He asked me to check my records and call him back if I found any more detail. 

    What I found was that we bought the item from a private seller on Amazon for about $160, which at the time was less than what other sellers were offering it at.  And this triggered my memory- the private seller had ordered the product drop-shipped from Walmart, and had paid roughly $200 for it but was only charging us $160!  It was weird enough that it made me remember the shipping slip but not so weird that I picked up the phone to call anyone- I figured the seller must have some kind of commission deal with WalMart or something to explain the $40 price difference.

    So fast-forward to yesterday, I think I know what must have happened now.  This third-party private seller had lifted a CC number from some unrelated fourth party, and was taking orders in from Amazon Fulfillment and then using the stolen card number to fill those orders via 5th-party drop-shippers.  Amazon charged my card, took a cut, put cash in the third-party seller’s account, and nobody was any wiser until the fourth party got around to checking their card statement. 

    1. This seems like such an overly complex way to make forty bucks.  I mean, do it ten times and you’re starting to talk about real money, but to do all that work to make a decent income and put yourself out there for credit card fraud seems small time.  If you’re going to get hit for cc fraud, make enough money to pay for a great lawyer to get you off first.

      1. Actually, this one has potential. What you need is a group of people who are all into the CC theft and fraud thing. You set up a distributed app that has a bank of stolen credit card accounts associated with it. When your end-user crook wants to place the order, you serve up a stolen CC. The crook has to provide a rough geographical area and pay a subscription fee — with bitcoins, or something similar — it’s not as if you trust your clients in this case!). The geo info is used to duck the processor’s fraud detection algorithms for as long as possible by clustering transactions near the legitimate owner’s rough location, only serving up the card to crooks in the vicinity, and also decreasing the number of consecutive hits at the same business against the same card.

        You then locate the stolen CC database in a remote, encryption-friendly jurisdiction, and serve up the data via TOR.

        How’m I doing so far?

        1. You’re doing very well, if you’re trying to make me ill. Yikes! Even on Amazon I’m wary of third party sellers. But from now on I’ll be staying away from them completely.

          1. Seriously? My idle what-if speculation scared you that much?
            For all I know the whole thing is utterly unrealistic and disregards long-established security features used by all transaction processors.But, if that off-the-cuff writeup makes you ill, you should be really careful about what you read. I particularly urge you to avoid Peter Watts and Charles Stross.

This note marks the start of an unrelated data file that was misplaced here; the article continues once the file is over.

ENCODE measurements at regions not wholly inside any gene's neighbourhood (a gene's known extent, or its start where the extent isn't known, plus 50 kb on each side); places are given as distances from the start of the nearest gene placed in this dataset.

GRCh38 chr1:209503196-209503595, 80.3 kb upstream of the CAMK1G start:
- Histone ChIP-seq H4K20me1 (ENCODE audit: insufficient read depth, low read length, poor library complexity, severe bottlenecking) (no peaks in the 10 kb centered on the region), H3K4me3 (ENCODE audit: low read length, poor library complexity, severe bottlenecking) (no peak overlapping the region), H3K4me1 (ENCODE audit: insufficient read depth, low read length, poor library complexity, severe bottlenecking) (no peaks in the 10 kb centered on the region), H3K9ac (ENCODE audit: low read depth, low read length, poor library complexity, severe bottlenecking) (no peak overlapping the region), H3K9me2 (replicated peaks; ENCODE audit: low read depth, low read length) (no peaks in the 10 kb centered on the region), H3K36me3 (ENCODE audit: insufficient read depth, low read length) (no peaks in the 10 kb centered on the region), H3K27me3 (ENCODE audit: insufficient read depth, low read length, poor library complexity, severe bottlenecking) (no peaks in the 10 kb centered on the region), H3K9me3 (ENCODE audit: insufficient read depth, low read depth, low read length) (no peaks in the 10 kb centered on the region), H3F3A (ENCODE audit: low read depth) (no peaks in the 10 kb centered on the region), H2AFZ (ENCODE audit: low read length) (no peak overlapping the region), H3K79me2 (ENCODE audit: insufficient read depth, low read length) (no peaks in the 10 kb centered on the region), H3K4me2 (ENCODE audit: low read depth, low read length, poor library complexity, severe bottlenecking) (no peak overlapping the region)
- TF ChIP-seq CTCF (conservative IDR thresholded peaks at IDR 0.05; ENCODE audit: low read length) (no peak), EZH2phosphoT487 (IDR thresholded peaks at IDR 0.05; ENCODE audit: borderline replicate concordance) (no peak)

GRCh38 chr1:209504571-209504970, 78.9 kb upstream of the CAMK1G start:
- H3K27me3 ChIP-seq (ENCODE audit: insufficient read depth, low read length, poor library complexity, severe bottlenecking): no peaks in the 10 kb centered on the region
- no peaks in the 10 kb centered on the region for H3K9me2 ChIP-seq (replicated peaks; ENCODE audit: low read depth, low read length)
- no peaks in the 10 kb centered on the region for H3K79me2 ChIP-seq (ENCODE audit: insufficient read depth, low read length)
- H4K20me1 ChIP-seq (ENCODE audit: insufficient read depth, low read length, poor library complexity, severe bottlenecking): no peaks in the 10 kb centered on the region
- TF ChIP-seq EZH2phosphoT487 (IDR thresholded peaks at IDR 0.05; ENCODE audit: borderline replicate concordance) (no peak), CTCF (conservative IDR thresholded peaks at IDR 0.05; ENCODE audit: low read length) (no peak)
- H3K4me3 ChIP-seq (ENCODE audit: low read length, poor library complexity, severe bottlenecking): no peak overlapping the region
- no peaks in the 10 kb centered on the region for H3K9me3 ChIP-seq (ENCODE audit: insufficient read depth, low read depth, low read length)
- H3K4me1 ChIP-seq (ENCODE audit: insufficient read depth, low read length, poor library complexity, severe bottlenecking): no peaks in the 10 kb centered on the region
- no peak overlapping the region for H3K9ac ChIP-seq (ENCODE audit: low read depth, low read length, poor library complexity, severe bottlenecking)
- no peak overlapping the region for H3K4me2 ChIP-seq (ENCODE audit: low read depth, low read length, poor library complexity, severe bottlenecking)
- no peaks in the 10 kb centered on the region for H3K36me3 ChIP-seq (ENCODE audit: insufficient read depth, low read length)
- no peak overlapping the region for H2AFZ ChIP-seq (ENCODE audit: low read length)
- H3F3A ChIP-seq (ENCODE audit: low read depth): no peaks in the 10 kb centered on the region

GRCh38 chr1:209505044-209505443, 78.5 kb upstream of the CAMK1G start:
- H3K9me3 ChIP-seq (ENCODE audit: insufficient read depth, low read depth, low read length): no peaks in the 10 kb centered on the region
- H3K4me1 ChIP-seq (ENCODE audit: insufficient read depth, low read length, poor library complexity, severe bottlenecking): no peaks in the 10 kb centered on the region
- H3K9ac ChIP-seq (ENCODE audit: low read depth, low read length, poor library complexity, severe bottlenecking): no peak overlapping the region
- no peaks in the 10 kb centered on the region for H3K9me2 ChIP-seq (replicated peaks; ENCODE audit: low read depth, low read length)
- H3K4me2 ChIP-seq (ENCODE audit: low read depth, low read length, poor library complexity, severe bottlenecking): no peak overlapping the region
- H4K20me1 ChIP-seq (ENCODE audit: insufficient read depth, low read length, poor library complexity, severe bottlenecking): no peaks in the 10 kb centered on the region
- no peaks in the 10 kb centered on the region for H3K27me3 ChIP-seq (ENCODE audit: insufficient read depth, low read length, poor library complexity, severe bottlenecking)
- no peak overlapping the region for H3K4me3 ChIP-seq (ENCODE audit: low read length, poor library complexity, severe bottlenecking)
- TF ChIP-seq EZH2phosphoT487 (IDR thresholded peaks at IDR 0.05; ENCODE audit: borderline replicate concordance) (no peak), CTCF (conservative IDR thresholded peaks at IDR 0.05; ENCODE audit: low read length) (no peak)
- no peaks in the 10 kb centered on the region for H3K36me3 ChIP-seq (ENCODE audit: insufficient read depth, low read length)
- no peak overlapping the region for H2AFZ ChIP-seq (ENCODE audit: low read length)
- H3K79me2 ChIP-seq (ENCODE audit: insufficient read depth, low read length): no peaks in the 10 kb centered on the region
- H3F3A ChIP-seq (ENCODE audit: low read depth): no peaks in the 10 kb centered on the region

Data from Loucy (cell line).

2. LOL! I LOVE both Watts and Stross. What freaked me out is that reading it made me feel like I was reading one of those “this is how the computer exploit worked…” pieces that make me think:
            1) I never would have thought of that.
            2) makes me realize how many possible holes there are.
            But you’re not talking about something like low level network or OS tech, but about how our online commerce has become that convoluted. And there will always be that person who just “sees” the scam potential in these systems. I caught myself re-using passwords, so recently changed them all to long, unique ones. Also set up text alerts from my bank account if anything out of the ordinary or over a minor dollar amount happens. The original post, and what you wrote made me realize I don’t know enough about how Amazon works when I buy something other than direct from Amazon. My own ignorance of something I’ve probably trusted in the past is what worries me the most. 

  3. I am not sure how the dot-blindness of gmail can be used. I have a gmail account and I tried to register another account that is similar to mine but with dots in it. It did not work.

    1. But if you’re targeting who has an Amazon account, you can create a new Amazon account with the email  Extrapolate from there.

      The dot is significant in an address per RFC.  Google is doing it wrong here, Amazon is doing it right.  Everybody needs to follow the same standards for the Internet to work.  Amazon may choose to work around the Gmail problem because it’s such a large provider, but anybody else implementing this ‘feature’ is going to leave their users vulnerable to similar attacks.

      1. But the confirmation of that new account is still going to I still don’t see how dot blindness could be part of the scam it isn’t explained and the article isn’t saying Google is in fault.